“And yet,” Jesus asks, “when the Son of Man comes, will he find faith on the earth?” Perhaps that faith is related to our empathy and what we pray about.
Think about those in our day needing justice. Like those 49 migrants flown from Texas to Florida to Martha’s Vineyard just a couple of weeks ago. While much ado was made about them for a couple of day, have we continued to pray for them and their need of justice? Have we asked God to intervene? There are other places where we see the need for God’s hand on our earth. Like the war in Ukraine, or the plight of women in Iran, or the thousands still without power in Puerto Rico nearly a month after Hurricane Fiona came through. Sadly, it doesn’t stop there. Busing in Boston has been an issue for many this year due to staffing shortages—and it’s especially impacting the poor. Young elementary students getting home hours after they are supposed to from school while parents worry sick over them.
Justice, it seems, is sometimes hard to find. It’s like there’s an unjust judge around every corner. But when I think about some of my own prayers, I realize many of them are for my own desires and wants and needs. They rarely wander into the realm of justice. For God to intervene on behalf of others. And yet when we do pray for justice—when we pray for the needs of those who have been unjustly ignored, we participate in the coming reign of God. When we take time to offer our petitions to God again and again on behalf of those who have been overlooked, that’s when we engage in the empathetic work of Jesus. That’s when we show our faith.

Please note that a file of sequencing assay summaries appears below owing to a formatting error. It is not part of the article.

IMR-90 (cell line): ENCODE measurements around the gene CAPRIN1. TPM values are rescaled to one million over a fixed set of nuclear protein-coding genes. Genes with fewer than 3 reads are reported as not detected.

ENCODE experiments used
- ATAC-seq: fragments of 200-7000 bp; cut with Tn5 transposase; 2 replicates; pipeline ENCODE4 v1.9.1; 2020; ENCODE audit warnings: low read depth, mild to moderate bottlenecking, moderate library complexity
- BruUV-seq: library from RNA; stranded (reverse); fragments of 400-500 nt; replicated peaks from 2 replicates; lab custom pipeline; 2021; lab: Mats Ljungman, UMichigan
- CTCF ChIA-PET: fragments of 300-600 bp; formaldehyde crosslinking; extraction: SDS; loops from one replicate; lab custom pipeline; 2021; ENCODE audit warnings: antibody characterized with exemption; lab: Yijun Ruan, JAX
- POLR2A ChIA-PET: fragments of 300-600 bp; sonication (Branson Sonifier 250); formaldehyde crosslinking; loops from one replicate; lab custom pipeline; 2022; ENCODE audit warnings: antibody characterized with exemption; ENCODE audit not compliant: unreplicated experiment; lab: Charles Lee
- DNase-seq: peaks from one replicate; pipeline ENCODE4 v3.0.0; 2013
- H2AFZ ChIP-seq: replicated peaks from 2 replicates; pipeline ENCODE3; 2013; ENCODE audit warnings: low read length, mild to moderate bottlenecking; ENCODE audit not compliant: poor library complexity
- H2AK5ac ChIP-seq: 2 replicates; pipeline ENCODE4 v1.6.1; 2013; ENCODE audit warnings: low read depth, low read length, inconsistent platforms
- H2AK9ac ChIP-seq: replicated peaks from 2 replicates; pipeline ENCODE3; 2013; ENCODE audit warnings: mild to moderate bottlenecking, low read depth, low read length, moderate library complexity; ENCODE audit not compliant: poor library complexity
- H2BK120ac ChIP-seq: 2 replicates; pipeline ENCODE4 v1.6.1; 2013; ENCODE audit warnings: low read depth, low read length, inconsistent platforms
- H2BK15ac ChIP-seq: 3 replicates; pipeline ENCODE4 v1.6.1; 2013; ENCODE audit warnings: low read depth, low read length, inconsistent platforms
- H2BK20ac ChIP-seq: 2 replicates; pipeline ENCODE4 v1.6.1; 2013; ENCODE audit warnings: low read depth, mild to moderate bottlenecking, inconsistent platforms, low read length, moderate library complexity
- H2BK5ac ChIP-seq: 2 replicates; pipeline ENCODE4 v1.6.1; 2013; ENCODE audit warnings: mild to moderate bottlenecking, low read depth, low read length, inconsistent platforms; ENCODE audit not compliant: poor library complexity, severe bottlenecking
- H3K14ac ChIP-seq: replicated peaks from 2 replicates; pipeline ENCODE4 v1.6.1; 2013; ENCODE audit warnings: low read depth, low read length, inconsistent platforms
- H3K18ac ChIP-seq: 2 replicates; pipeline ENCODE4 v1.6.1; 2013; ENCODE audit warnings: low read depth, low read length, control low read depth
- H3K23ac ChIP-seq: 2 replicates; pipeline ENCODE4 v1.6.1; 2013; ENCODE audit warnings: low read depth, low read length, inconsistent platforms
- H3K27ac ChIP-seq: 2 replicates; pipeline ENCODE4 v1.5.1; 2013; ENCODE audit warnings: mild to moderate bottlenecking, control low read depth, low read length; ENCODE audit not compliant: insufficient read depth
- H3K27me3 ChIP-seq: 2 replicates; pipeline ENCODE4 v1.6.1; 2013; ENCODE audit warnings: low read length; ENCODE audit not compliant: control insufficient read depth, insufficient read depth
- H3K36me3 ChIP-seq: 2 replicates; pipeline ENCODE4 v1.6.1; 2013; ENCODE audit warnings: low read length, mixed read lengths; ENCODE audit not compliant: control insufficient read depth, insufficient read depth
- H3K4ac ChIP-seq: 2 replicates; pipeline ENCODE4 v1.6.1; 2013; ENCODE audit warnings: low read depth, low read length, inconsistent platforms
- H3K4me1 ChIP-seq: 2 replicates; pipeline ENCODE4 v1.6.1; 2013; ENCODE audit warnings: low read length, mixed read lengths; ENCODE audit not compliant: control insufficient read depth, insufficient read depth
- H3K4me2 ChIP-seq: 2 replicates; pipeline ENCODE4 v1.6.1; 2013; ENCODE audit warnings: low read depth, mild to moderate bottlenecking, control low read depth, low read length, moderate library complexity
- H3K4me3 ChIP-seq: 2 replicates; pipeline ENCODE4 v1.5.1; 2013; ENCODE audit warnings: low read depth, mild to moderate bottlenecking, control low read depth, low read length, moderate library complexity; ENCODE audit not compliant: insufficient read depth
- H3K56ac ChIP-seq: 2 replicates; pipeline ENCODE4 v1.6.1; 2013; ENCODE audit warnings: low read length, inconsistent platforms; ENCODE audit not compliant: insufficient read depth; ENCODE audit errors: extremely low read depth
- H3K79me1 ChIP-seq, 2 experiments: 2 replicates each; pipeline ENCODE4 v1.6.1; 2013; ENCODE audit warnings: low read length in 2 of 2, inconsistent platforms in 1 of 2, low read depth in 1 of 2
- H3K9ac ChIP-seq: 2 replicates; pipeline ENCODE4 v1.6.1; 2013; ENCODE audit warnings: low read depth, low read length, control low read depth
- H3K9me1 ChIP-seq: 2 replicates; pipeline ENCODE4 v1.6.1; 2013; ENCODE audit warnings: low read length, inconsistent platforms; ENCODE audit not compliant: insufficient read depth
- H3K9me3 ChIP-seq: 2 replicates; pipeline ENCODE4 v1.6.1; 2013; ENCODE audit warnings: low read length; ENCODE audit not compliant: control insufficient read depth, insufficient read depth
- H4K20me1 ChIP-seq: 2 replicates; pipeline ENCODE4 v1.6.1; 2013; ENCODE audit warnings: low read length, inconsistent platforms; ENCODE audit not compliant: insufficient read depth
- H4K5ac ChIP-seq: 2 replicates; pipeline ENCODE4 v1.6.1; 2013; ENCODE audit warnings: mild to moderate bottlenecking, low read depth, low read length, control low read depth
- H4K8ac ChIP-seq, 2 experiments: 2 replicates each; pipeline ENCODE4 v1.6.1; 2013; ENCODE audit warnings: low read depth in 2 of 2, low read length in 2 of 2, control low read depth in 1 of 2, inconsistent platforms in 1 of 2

This stewardship season, we are focusing on the ways that we’ve been restored by God here at St. Mark’s. We’re looking at how St. Mark’s becomes that place that helps us become more faithful. To become those who both fear God and respect others. That’s the mission of this community, to help us each week be reminded that we are disciples of Jesus, and then equip us to engage in the work of the kingdom that Jesus ushered in. That kingdom where justice for all people can be found. Friends, God is not slow to grant justice; God does it through us. May we become more and more those full of empathy who respond both in prayer and action to the needs of our world. May it be so.